21. @Fathiss comments don’t generate material clicks, they do not really benefit me, I just am pretty light on editing comments and always have been. I do not post – or not post – based on comments that may reasonably be likely to be expected to follow.

  22. I’d make Cuba the 51st state. It’s an abomination the USA’s policies towards Cuba these many years.

  23. While we are talking about Cuba, I recommend everyone watch “Buena Vista Social Club”. It is non political. It is a movie documentary about the World Circuit tracking down Mambo stars from pre-Communist Cuba in the 1990s. They tracked down some stars (who were retired), convinced them to produce an album, and that album has some great Salsa music. In fact, I think I want to listen to some of the songs right now.

  24. @ Other Just Saying, Salsa is a good example of what can happen when people from different places and cultures mix. It is generally accepted that salsa music and dance evolved from Cuban music (son primarily) played by Cuban and American musicians in NYC in the early 1960s.

    Instead of watching the Buena Vista Social Club Americans should be able to see the real thing. There are two BVSCs in La Habana. In 2017, Salsaworldtraveler visited both of them. These are new locations not the original venues. Both clubs play traditional Cuban salsa and other Afro-Cuban music as well.

    El Guarito BVSC is by far the better experience. There’s not a bad seat in the house, the food is better and I think the music and dancing was too on the nights I was there. I recommend the Sociedad Cultural Rosalia de Castro BVSC only if you can get there extra early and get a seat at the front.

    Let’s stop this counterproductive embargo and restrictions on travel to Cuba. Cuba is the only country in the world (DPRK being a recent and understandable exception) where the US government restricts our travel. Cuba is not worldwide Public Enemy No. 1 and poses no threat to the US or its citizens.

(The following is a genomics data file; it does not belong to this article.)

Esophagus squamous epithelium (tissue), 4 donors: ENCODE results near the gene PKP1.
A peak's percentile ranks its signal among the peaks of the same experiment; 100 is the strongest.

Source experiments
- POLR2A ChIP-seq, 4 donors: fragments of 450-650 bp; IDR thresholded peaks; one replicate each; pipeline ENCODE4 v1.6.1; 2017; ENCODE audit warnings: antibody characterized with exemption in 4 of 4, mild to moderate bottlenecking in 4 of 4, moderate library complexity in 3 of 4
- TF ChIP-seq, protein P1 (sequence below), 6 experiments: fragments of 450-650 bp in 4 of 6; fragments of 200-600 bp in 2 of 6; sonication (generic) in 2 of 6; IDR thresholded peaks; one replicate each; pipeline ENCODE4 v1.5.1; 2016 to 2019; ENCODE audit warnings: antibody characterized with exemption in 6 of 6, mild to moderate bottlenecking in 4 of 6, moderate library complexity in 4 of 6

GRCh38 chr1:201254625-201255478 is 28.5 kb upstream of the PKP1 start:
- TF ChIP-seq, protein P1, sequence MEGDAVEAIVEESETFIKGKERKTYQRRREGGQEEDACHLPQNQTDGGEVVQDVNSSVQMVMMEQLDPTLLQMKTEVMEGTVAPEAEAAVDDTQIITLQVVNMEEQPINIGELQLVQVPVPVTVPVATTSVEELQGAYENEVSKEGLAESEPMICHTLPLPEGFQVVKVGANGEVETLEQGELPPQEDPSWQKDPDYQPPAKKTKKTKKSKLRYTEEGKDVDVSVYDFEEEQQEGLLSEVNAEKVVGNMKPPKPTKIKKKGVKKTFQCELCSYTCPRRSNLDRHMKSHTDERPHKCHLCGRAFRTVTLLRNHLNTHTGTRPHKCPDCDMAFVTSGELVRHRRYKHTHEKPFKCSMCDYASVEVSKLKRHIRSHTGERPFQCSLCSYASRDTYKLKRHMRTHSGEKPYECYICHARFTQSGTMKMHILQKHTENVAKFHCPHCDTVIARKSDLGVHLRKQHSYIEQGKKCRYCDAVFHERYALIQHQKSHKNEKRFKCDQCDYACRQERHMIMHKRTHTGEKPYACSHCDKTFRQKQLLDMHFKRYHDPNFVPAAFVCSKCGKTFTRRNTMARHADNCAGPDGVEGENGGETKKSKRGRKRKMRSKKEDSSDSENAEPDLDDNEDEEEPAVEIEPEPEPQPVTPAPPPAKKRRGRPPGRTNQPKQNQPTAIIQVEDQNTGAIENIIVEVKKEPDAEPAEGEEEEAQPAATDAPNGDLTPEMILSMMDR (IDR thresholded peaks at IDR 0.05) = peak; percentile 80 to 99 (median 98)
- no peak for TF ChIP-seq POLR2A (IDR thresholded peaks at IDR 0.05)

Cuba is poor and weak compared to the US. Seventy years of bullying by its giant neighbor to the north have served as a rallying cry for the communists and have changed little for the Cuban people. Americans underestimate their pride and dignity in standing up to the US government even though that has come at a cost.

    It seems a bit ironic that salsa music and dance came from a collaboration of Cubans and Americans and is enjoyed in just about every country in the world, but if Americans want to enjoy salsa in Cuba we are the only country in the world that needs the permission of our government to do so.

  25. I support what DJT does, not his personal likeability.
    If more Cuba restrictions, decrease Venezuela support and help a return to democracy there, I’m all for it, despite speaking spanish and wanting to travel to Cuba.
    I support free and open travel everywhere and doubt any further travel restrictions will really help.
    I can always travel to Cuba from Mexico or Canada, so I’m not too worried about it.
    Those of you with TDS need to get rid of your hate and start focusing on issues 😉

  26. @John. After reading your piece on Salsa and Cuba, I am starting to lean towards normalizing relations with Cuba, more or less. You are right, Americans can travel to almost any country in the world except Cuba. I think the embargo is a relic from the 50s.

    As for all Salsa coming from Cuba, I think all Salsa came from Celia Cruz, the Queen of Salsa, so I am inclined to agree. I saw her many years ago live in the Bronx and she was amazing.

  27. When President Obama changed the USA policy towards Cuba, he did not finish, even though a significant percentage of Americans supported this change, in my opinion. He just called the people that disagreed with his Cuba policy names without doing the necessary horse trading to change the laws. Its a pity, because now we are still arguing about Cuba, and a simple change in the Whitehouse is changing USA Cuba policy back to pre-Obama hostility.

    There is some Realpolitik (without TDS) in USA Cuba policy. when Trump ran as a candidate, he promised to reverse Obama’s policy on Cuba. That promise is one of the reason Trump won the Cuban vote in Florida. I personally do not see how Trump could win the Cuban vote in 2020 or Florida for that matter if he reverses himself on that pledge.

  28. Well, I met Tito Puente, the King of Latin Music, many years ago so maybe Salsa is really Puerto Rican.